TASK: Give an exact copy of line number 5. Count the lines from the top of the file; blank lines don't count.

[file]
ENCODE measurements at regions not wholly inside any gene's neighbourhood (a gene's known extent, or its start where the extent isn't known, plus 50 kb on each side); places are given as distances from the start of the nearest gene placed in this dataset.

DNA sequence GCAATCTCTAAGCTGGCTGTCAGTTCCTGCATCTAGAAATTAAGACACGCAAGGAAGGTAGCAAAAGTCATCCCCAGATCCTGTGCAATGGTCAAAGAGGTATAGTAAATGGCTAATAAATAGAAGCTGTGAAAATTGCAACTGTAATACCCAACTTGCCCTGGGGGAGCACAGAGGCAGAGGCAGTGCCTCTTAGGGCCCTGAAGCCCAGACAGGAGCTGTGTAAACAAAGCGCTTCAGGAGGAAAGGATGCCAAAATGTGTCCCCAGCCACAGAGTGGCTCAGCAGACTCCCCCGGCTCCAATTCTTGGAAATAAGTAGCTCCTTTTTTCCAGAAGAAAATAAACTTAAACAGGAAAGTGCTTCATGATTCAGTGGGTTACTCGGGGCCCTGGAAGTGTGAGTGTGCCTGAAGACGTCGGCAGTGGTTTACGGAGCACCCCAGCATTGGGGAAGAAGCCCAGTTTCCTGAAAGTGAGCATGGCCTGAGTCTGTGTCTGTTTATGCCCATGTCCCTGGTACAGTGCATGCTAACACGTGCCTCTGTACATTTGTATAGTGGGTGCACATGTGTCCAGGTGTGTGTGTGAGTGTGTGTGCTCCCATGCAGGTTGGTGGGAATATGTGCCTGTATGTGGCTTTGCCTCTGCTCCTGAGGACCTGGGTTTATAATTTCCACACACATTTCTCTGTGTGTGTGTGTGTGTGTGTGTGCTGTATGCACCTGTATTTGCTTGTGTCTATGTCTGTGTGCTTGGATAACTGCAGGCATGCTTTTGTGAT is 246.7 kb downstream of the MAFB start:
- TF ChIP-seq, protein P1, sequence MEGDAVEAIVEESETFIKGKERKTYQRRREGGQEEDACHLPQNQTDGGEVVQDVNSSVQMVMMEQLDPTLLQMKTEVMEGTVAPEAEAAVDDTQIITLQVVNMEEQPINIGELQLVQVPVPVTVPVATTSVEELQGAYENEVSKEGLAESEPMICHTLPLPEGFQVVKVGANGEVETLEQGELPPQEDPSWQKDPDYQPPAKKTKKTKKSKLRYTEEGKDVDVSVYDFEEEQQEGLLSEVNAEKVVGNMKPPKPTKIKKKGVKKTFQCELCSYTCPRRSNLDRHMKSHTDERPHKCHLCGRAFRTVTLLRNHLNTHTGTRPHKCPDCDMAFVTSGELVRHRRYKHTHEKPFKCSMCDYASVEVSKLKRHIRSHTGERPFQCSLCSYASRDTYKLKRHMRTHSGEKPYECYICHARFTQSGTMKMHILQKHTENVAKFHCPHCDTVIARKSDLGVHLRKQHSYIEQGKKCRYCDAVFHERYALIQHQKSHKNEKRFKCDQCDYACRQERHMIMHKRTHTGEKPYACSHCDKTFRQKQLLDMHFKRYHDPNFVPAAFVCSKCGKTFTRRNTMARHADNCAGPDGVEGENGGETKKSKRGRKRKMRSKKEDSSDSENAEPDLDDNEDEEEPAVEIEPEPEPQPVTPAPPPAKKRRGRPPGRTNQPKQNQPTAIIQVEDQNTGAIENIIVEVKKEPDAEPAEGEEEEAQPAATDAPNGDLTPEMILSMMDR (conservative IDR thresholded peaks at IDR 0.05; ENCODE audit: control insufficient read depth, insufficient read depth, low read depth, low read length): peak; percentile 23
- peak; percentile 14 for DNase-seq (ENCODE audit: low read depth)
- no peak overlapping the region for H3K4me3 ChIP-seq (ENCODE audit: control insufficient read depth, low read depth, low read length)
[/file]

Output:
- no peak overlapping the region for H3K4me3 ChIP-seq (ENCODE audit: control insufficient read depth, low read depth, low read length)